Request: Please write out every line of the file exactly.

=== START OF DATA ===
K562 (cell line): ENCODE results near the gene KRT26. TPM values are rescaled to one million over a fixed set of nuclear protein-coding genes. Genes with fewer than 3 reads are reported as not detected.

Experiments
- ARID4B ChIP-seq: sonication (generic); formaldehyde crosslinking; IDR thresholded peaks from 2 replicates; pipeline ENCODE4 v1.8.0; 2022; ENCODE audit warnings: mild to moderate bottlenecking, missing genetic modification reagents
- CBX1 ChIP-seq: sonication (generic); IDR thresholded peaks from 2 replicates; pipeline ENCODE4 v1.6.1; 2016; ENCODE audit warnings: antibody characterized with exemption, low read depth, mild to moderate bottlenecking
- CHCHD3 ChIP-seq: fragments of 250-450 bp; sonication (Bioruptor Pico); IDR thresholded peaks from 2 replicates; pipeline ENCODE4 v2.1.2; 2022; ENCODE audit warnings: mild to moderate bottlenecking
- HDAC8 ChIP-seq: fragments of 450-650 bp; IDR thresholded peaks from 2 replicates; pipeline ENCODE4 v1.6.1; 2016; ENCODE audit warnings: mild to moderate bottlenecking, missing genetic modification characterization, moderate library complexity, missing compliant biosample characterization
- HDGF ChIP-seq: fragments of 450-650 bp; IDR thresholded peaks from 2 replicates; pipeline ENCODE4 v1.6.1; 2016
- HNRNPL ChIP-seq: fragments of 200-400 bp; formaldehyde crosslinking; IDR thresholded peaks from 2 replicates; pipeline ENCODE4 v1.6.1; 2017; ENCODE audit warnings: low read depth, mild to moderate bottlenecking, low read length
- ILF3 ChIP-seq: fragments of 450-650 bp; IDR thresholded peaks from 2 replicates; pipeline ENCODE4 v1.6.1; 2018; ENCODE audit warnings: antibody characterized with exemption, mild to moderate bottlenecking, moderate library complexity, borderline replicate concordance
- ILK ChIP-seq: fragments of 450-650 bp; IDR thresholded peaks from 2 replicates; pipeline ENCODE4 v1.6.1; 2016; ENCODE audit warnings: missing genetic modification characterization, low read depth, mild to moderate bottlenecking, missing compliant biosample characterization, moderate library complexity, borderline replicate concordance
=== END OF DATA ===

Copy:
K562 (cell line): ENCODE results near the gene KRT26. TPM values are rescaled to one million over a fixed set of nuclear protein-coding genes. Genes with fewer than 3 reads are reported as not detected.

Experiments
- ARID4B ChIP-seq: sonication (generic); formaldehyde crosslinking; IDR thresholded peaks from 2 replicates; pipeline ENCODE4 v1.8.0; 2022; ENCODE audit warnings: mild to moderate bottlenecking, missing genetic modification reagents
- CBX1 ChIP-seq: sonication (generic); IDR thresholded peaks from 2 replicates; pipeline ENCODE4 v1.6.1; 2016; ENCODE audit warnings: antibody characterized with exemption, low read depth, mild to moderate bottlenecking
- CHCHD3 ChIP-seq: fragments of 250-450 bp; sonication (Bioruptor Pico); IDR thresholded peaks from 2 replicates; pipeline ENCODE4 v2.1.2; 2022; ENCODE audit warnings: mild to moderate bottlenecking
- HDAC8 ChIP-seq: fragments of 450-650 bp; IDR thresholded peaks from 2 replicates; pipeline ENCODE4 v1.6.1; 2016; ENCODE audit warnings: mild to moderate bottlenecking, missing genetic modification characterization, moderate library complexity, missing compliant biosample characterization
- HDGF ChIP-seq: fragments of 450-650 bp; IDR thresholded peaks from 2 replicates; pipeline ENCODE4 v1.6.1; 2016
- HNRNPL ChIP-seq: fragments of 200-400 bp; formaldehyde crosslinking; IDR thresholded peaks from 2 replicates; pipeline ENCODE4 v1.6.1; 2017; ENCODE audit warnings: low read depth, mild to moderate bottlenecking, low read length
- ILF3 ChIP-seq: fragments of 450-650 bp; IDR thresholded peaks from 2 replicates; pipeline ENCODE4 v1.6.1; 2018; ENCODE audit warnings: antibody characterized with exemption, mild to moderate bottlenecking, moderate library complexity, borderline replicate concordance
- ILK ChIP-seq: fragments of 450-650 bp; IDR thresholded peaks from 2 replicates; pipeline ENCODE4 v1.6.1; 2016; ENCODE audit warnings: missing genetic modification characterization, low read depth, mild to moderate bottlenecking, missing compliant biosample characterization, moderate library complexity, borderline replicate concordance